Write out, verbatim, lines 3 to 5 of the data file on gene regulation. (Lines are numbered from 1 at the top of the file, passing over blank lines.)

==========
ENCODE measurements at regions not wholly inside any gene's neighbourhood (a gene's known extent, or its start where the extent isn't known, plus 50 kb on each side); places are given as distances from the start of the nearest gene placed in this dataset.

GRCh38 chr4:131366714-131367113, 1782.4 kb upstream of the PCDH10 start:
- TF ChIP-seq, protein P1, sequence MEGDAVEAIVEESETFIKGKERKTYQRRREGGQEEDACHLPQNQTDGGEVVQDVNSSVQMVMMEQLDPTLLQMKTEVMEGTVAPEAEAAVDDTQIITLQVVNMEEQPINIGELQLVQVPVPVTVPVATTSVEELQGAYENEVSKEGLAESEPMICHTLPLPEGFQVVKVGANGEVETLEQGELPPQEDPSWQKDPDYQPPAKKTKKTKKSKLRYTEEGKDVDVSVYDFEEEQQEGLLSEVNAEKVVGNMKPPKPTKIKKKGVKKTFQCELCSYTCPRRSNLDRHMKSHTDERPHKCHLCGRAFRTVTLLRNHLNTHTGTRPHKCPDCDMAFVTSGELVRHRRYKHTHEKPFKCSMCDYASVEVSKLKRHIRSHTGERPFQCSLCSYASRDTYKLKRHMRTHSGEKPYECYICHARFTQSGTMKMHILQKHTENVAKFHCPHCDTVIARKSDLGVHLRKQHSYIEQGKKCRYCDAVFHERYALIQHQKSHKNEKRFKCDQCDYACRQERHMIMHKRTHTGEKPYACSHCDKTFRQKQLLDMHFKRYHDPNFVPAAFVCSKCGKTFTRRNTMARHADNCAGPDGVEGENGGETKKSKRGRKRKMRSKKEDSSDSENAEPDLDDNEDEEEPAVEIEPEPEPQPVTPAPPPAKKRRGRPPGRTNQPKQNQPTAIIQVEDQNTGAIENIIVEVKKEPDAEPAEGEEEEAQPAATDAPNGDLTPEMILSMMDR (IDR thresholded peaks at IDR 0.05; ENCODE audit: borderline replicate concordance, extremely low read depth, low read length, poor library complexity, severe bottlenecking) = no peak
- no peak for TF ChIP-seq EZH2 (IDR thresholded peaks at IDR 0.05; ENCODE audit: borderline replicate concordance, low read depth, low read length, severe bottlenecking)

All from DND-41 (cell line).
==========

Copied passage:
- TF ChIP-seq, protein P1, sequence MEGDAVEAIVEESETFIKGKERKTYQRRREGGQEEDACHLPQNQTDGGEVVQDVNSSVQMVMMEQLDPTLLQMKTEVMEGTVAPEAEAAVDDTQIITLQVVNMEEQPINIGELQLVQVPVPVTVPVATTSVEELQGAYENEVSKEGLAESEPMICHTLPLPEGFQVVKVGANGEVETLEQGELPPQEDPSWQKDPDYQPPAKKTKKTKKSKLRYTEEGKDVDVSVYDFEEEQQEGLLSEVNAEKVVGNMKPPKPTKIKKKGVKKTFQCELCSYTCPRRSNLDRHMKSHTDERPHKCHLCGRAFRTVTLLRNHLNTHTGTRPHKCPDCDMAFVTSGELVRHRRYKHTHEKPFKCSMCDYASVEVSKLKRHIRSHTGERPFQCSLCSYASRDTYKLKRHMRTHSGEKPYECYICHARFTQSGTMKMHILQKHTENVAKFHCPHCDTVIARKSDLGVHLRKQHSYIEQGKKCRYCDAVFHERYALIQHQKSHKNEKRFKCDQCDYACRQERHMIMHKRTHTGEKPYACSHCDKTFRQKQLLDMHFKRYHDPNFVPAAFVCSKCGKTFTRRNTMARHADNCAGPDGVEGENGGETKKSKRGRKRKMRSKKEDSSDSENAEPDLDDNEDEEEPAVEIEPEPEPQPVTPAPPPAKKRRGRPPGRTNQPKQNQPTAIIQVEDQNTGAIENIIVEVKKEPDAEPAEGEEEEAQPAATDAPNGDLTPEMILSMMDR (IDR thresholded peaks at IDR 0.05; ENCODE audit: borderline replicate concordance, extremely low read depth, low read length, poor library complexity, severe bottlenecking) = no peak
- no peak for TF ChIP-seq EZH2 (IDR thresholded peaks at IDR 0.05; ENCODE audit: borderline replicate concordance, low read depth, low read length, severe bottlenecking)

All from DND-41 (cell line).